Small Matters - March 19, 2024

Caring for your WordPress website

WordPress Security

In recent years, security vulnerabilities in WordPress have decreased dramatically despite the growth in the number of websites that rely on WordPress.

That’s good news.

As the number of WordPress websites has increased, so have the number of themes and plugins.

Recent stats estimate that there are over 60,000 plugins in the WordPress repository and tens of thousands more in other online marketplaces.

As a website owner, that means there are almost endless possibilities to add specific features to help communicate with your audience.

For hackers, tens of thousands of plugins means an open playground to seek out security vulnerabilities.

With so many WordPress plugin developers out there, it’s no surprise that there are literally thousands of security vulnerabilities every year (PatchStack reported over 4500 in 2022).

How do you protect your website from security vulnerabilities?

The easiest line of defence as a website owner is to update your plugins as soon as the developers release patches.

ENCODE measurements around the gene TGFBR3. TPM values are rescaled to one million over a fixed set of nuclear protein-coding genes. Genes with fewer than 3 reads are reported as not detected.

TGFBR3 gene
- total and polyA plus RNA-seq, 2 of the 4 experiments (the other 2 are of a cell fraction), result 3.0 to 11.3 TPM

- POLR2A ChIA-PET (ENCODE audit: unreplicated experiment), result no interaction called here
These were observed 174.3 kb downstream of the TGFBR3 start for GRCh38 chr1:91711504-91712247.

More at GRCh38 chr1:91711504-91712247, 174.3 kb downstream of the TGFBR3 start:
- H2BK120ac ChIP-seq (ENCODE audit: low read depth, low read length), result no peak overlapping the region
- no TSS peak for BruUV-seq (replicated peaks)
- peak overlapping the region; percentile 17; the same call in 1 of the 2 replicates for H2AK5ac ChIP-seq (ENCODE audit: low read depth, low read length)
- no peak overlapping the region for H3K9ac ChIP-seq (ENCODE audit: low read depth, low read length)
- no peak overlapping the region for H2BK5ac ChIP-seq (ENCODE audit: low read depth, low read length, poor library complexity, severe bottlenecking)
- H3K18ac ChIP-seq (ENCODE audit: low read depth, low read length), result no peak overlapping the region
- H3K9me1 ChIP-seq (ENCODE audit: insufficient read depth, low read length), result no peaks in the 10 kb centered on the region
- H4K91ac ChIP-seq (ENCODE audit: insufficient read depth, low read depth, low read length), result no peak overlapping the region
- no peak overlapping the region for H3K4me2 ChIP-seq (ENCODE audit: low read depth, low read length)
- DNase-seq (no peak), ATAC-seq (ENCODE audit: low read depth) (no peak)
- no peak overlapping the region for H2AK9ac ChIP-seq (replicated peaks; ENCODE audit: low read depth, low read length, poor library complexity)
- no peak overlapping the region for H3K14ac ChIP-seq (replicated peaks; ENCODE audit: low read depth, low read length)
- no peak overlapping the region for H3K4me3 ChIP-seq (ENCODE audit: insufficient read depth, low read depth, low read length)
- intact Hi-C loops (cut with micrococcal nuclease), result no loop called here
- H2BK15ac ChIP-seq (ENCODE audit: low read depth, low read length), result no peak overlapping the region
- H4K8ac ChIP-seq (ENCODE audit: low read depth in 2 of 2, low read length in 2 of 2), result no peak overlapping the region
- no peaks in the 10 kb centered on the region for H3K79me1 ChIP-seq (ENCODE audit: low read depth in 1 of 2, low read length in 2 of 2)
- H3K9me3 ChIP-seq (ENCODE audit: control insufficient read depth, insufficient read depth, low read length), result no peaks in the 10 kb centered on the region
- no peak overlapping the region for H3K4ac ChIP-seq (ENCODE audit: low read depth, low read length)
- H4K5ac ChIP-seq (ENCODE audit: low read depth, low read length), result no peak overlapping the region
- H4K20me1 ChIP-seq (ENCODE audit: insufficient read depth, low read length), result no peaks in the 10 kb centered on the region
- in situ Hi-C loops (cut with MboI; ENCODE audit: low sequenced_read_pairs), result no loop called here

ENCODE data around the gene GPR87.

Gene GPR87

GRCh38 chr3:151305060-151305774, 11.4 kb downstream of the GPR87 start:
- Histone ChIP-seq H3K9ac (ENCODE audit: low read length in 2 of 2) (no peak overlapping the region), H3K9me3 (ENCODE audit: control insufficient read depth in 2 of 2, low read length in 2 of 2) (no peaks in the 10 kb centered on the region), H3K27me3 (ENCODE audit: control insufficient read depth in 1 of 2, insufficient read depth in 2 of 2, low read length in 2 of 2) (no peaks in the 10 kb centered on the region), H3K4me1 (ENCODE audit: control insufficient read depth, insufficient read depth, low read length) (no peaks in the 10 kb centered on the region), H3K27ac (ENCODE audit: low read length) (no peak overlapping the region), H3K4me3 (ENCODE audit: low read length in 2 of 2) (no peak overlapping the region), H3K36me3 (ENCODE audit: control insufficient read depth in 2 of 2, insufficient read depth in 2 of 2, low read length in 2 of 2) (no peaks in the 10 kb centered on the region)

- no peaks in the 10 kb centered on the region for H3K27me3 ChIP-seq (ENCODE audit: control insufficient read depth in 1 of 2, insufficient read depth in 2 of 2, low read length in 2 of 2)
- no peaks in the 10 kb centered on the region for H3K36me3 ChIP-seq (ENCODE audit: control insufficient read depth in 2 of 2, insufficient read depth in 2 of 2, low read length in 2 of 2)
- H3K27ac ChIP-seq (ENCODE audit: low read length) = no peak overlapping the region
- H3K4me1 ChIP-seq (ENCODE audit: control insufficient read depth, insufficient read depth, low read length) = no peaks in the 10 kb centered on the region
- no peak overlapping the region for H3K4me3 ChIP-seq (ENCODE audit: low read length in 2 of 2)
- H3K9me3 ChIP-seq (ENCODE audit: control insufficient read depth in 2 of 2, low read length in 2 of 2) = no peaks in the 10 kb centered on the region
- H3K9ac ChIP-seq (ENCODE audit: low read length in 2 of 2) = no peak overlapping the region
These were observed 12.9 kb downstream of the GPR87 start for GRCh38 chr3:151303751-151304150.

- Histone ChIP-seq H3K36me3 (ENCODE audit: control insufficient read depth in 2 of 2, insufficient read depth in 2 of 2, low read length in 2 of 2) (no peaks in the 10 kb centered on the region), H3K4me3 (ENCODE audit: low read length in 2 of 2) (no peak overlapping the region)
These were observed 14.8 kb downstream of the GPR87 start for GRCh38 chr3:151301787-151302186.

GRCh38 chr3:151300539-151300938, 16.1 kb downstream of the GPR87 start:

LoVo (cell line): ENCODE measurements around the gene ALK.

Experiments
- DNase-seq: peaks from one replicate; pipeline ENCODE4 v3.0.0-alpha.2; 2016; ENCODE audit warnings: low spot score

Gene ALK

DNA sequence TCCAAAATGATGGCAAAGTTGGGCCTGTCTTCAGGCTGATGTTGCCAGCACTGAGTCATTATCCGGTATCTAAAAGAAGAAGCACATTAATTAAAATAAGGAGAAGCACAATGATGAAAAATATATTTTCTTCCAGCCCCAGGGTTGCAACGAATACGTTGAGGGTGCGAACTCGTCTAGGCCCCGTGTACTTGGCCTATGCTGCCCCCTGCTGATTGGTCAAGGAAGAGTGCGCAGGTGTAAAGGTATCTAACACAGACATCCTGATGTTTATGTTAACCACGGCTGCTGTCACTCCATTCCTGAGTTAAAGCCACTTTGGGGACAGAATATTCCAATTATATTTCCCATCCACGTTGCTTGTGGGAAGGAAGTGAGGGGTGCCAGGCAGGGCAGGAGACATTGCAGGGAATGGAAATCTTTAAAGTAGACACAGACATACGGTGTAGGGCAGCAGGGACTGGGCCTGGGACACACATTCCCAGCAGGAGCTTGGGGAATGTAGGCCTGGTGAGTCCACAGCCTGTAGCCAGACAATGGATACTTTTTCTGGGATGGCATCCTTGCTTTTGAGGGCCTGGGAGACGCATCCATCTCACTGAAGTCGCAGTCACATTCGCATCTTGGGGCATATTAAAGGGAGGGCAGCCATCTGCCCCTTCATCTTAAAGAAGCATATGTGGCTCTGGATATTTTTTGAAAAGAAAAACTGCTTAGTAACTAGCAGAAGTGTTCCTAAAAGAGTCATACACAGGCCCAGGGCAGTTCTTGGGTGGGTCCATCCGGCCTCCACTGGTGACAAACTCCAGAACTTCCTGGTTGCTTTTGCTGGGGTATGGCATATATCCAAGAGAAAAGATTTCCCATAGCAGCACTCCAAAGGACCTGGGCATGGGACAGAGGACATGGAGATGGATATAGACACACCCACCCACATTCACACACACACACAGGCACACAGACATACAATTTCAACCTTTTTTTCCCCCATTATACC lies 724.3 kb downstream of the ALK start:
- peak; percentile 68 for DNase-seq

Unfortunately, not all developers monitor security holes, and many plugins get abandoned.

A better website security plan includes building a site with quality plugins that are actively maintained by a reliable development team—even if that means paying for an annual subscription.

It also includes monitoring and replacing outdated, incompatible, and conflicting plugins and themes.

Caring for Your Business


Do you have trouble with procrastination?

Procrastination is a bad thing, right?

Well, maybe not. Consider this possibility:

The work you do while you procrastinate is probably the work you should be doing for the rest of your life.

JESSICA HISCHE – Illustrator, Letterer. Source.

Caring for Yourself


When it comes to wellness advice, one tip people usually cite is gratitude.

I know how important it is to be grateful every day, but practicing it in little ways is not always easy.

One area where I’ve tried practicing gratitude is with emails. If you’re like me, you communicate with various people via email every day.

I’ve tried to get in the habit of starting each email reply by saying thank you.

“Thanks for sending that file.”

“Thanks for your suggestion.”

“Thank you for catching that mistake.”

I’m finding that beginning an email with gratitude not only helps calm me, it often helps diffuse potentially difficult conversations.

It’s small steps like this that make a big difference.

ai generated image of person at computer smiling while typing
AI-generated with Adobe Firefly (and some creative human text prompts)

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